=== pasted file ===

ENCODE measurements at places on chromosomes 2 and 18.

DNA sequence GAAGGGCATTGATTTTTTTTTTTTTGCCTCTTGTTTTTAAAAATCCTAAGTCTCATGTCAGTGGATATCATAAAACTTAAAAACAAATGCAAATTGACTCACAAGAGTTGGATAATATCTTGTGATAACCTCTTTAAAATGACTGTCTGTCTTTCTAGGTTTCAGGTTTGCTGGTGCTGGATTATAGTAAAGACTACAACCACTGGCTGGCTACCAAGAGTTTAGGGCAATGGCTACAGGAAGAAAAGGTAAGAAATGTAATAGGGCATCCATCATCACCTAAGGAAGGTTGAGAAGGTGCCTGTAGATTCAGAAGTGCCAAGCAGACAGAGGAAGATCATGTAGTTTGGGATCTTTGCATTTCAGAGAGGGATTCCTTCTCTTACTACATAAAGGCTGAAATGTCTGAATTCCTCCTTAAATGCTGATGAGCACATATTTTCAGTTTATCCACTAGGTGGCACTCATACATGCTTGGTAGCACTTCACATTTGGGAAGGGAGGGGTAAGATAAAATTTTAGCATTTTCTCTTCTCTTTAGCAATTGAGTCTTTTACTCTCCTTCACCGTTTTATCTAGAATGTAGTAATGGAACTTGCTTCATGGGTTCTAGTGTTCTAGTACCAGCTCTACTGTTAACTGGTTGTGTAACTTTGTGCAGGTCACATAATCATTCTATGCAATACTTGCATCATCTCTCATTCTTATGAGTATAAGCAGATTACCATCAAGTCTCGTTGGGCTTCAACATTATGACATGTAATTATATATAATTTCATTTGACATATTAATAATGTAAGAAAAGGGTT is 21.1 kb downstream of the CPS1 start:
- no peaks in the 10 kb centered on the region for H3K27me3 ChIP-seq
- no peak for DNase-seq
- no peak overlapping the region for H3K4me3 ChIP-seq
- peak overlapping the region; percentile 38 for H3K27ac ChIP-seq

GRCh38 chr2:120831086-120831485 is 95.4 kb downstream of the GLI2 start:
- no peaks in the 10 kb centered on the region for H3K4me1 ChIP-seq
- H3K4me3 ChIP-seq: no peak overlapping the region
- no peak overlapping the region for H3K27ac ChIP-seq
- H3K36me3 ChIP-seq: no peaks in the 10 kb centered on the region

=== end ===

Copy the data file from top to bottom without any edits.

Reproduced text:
ENCODE measurements at places on chromosomes 2 and 18.

DNA sequence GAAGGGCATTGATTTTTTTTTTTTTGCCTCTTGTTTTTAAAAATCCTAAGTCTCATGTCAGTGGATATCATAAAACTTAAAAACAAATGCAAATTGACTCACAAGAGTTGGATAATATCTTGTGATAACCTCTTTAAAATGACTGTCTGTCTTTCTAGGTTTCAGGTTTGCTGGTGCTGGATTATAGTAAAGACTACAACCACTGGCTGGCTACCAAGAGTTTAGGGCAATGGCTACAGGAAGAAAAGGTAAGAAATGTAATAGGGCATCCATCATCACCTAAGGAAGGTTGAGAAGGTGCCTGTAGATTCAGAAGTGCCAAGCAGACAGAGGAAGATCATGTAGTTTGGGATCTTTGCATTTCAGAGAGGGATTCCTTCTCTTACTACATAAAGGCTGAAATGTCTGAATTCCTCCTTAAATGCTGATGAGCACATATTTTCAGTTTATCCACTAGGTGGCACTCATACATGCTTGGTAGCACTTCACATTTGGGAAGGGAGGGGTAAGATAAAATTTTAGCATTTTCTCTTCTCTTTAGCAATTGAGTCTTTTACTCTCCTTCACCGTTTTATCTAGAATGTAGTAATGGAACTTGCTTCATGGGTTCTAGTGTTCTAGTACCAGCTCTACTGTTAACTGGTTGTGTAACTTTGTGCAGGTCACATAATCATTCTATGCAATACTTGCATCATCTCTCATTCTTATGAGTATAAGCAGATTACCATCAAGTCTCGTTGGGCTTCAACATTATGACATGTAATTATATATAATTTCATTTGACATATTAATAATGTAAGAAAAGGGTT is 21.1 kb downstream of the CPS1 start:
- no peaks in the 10 kb centered on the region for H3K27me3 ChIP-seq
- no peak for DNase-seq
- no peak overlapping the region for H3K4me3 ChIP-seq
- peak overlapping the region; percentile 38 for H3K27ac ChIP-seq

GRCh38 chr2:120831086-120831485 is 95.4 kb downstream of the GLI2 start:
- no peaks in the 10 kb centered on the region for H3K4me1 ChIP-seq
- H3K4me3 ChIP-seq: no peak overlapping the region
- no peak overlapping the region for H3K27ac ChIP-seq
- H3K36me3 ChIP-seq: no peaks in the 10 kb centered on the region